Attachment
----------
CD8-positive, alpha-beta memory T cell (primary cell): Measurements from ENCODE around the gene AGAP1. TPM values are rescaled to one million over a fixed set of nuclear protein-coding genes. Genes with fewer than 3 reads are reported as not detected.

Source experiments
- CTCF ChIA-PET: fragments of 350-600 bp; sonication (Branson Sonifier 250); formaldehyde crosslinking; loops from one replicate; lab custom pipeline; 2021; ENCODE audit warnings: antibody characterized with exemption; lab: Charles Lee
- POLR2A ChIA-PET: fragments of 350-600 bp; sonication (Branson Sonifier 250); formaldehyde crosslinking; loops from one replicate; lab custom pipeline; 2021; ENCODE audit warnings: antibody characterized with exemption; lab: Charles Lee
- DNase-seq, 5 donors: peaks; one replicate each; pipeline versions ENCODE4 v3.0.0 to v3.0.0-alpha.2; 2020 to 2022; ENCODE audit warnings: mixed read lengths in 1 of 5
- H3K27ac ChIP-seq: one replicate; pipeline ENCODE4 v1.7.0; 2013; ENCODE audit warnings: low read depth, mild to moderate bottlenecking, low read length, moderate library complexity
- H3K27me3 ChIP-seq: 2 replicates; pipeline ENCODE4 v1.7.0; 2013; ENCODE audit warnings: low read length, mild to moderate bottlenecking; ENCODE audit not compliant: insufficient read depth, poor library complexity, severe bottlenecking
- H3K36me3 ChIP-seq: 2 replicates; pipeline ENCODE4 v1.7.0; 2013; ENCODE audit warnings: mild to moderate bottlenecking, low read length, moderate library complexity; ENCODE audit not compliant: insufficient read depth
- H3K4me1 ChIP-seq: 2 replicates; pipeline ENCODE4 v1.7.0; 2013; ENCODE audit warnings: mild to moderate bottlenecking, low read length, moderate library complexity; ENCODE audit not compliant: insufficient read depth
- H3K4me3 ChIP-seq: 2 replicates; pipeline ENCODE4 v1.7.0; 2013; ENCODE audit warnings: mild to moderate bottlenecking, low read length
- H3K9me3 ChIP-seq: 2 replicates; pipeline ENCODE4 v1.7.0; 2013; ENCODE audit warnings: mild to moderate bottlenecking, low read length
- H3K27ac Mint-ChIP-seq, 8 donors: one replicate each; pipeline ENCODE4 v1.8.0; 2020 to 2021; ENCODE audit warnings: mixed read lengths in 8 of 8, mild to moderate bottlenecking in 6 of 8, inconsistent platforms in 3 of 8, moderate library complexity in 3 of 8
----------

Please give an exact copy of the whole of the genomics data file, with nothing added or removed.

CD8-positive, alpha-beta memory T cell (primary cell): Measurements from ENCODE around the gene AGAP1. TPM values are rescaled to one million over a fixed set of nuclear protein-coding genes. Genes with fewer than 3 reads are reported as not detected.

Source experiments
- CTCF ChIA-PET: fragments of 350-600 bp; sonication (Branson Sonifier 250); formaldehyde crosslinking; loops from one replicate; lab custom pipeline; 2021; ENCODE audit warnings: antibody characterized with exemption; lab: Charles Lee
- POLR2A ChIA-PET: fragments of 350-600 bp; sonication (Branson Sonifier 250); formaldehyde crosslinking; loops from one replicate; lab custom pipeline; 2021; ENCODE audit warnings: antibody characterized with exemption; lab: Charles Lee
- DNase-seq, 5 donors: peaks; one replicate each; pipeline versions ENCODE4 v3.0.0 to v3.0.0-alpha.2; 2020 to 2022; ENCODE audit warnings: mixed read lengths in 1 of 5
- H3K27ac ChIP-seq: one replicate; pipeline ENCODE4 v1.7.0; 2013; ENCODE audit warnings: low read depth, mild to moderate bottlenecking, low read length, moderate library complexity
- H3K27me3 ChIP-seq: 2 replicates; pipeline ENCODE4 v1.7.0; 2013; ENCODE audit warnings: low read length, mild to moderate bottlenecking; ENCODE audit not compliant: insufficient read depth, poor library complexity, severe bottlenecking
- H3K36me3 ChIP-seq: 2 replicates; pipeline ENCODE4 v1.7.0; 2013; ENCODE audit warnings: mild to moderate bottlenecking, low read length, moderate library complexity; ENCODE audit not compliant: insufficient read depth
- H3K4me1 ChIP-seq: 2 replicates; pipeline ENCODE4 v1.7.0; 2013; ENCODE audit warnings: mild to moderate bottlenecking, low read length, moderate library complexity; ENCODE audit not compliant: insufficient read depth
- H3K4me3 ChIP-seq: 2 replicates; pipeline ENCODE4 v1.7.0; 2013; ENCODE audit warnings: mild to moderate bottlenecking, low read length
- H3K9me3 ChIP-seq: 2 replicates; pipeline ENCODE4 v1.7.0; 2013; ENCODE audit warnings: mild to moderate bottlenecking, low read length
- H3K27ac Mint-ChIP-seq, 8 donors: one replicate each; pipeline ENCODE4 v1.8.0; 2020 to 2021; ENCODE audit warnings: mixed read lengths in 8 of 8, mild to moderate bottlenecking in 6 of 8, inconsistent platforms in 3 of 8, moderate library complexity in 3 of 8